Director of Media Relations
AMHERST, Mass.—A concert of classical Indian music by the ensemble Surbahar, featuring the rarely-heard surbahar, an instrument like a bass sitar, will take place in Buckley Recital Hall at Amherst College’s Arms Music Building on Monday, April 15 at 8 p.m. Shubha Sankaran will play the surbahar, accompanied by Khansahib Brian Q. Silver on sitar, and Mohan Shyam Sharma on pakhawaj and frame drum. The performance is free and open to the public.
Sankaran plays the surbahar, a mellow-toned Indian stringed instrument or esraj, that resembles a larger, deeper-toned sitar. Usually 60 inches long, the surbahar has movable frets that allow a glissando of six or seven notes on the same fret by pulling the string across the fret. The neck, made of Cedrela tuna or teak wood, is fixed on a large pumpkin used as a resonator. The surbahar has four rhythm strings, four play strings, and 11 to 17 unplayed sympathetic strings, all lying on a flat bridge. The strings are played with a metallic pick, or mizrab, fixed on the index finger of the right hand. The surbahar has a practical range of 4 octaves. The deep powerful sound of the surbahar makes it ideal for contemplative music.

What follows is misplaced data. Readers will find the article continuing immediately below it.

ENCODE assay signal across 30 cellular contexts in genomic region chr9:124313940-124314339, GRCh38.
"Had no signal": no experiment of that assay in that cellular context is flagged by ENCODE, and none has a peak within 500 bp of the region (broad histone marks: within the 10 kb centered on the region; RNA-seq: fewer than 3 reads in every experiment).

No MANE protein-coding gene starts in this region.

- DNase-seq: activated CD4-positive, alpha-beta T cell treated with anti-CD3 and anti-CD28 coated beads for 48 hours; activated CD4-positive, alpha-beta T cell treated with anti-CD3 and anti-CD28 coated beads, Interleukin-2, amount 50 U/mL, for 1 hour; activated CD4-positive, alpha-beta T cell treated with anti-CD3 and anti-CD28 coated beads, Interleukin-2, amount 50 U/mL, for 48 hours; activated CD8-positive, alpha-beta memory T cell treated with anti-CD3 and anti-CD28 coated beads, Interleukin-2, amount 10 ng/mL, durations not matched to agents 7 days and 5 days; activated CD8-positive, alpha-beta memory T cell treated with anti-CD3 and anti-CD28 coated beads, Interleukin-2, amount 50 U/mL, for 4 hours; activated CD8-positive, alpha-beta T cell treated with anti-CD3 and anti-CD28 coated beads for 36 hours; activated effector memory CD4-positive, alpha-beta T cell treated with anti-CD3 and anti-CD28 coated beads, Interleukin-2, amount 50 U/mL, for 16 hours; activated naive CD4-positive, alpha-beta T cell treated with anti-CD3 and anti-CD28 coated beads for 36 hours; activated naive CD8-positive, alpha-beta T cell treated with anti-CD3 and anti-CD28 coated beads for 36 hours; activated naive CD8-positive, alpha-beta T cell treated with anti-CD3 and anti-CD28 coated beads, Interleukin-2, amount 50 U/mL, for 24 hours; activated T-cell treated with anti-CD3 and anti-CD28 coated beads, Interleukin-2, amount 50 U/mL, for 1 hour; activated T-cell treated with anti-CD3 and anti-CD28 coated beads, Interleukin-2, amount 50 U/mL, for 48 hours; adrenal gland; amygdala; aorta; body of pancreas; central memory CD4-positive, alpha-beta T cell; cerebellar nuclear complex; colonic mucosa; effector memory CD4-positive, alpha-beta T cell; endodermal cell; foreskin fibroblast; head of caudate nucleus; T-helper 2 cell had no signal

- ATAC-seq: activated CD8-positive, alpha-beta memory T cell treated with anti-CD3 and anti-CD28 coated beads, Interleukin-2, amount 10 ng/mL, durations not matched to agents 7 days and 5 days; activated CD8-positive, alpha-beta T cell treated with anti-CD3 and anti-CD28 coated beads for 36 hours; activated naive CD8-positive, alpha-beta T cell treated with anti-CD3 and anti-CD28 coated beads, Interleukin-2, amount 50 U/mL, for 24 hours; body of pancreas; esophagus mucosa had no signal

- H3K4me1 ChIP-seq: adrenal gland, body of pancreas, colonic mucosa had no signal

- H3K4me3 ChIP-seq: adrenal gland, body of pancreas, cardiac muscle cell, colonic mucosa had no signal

Shubha Sankaran studied instrumental music with Ustad Imrat Khan, and vocal music with the late Pandit Shrikant Bakre. Both Sakaran and Silver have been honored by the Washington D.C. Commission of Arts and Humanities and the National Endowment for the Arts, performing in concert and on radio and television broadcasts in India, Pakistan, Bangladesh, Morocco, Central and South America and throughout the United States. Sakaran appeared before President Narayanan of India and the former President Fujimori of Peru, and at a benefit concert in Lima for the efforts of the Mother Theresa Orphanage in Lima, Peru. Silver traveled to India on a Fulbright grant to learn sitar with the late Ustad Ghulamhusain Khan. He is currently Chief of the Voice of America’s Urdu Service in Washington, as well as founder and Executive Director of International Music Associates.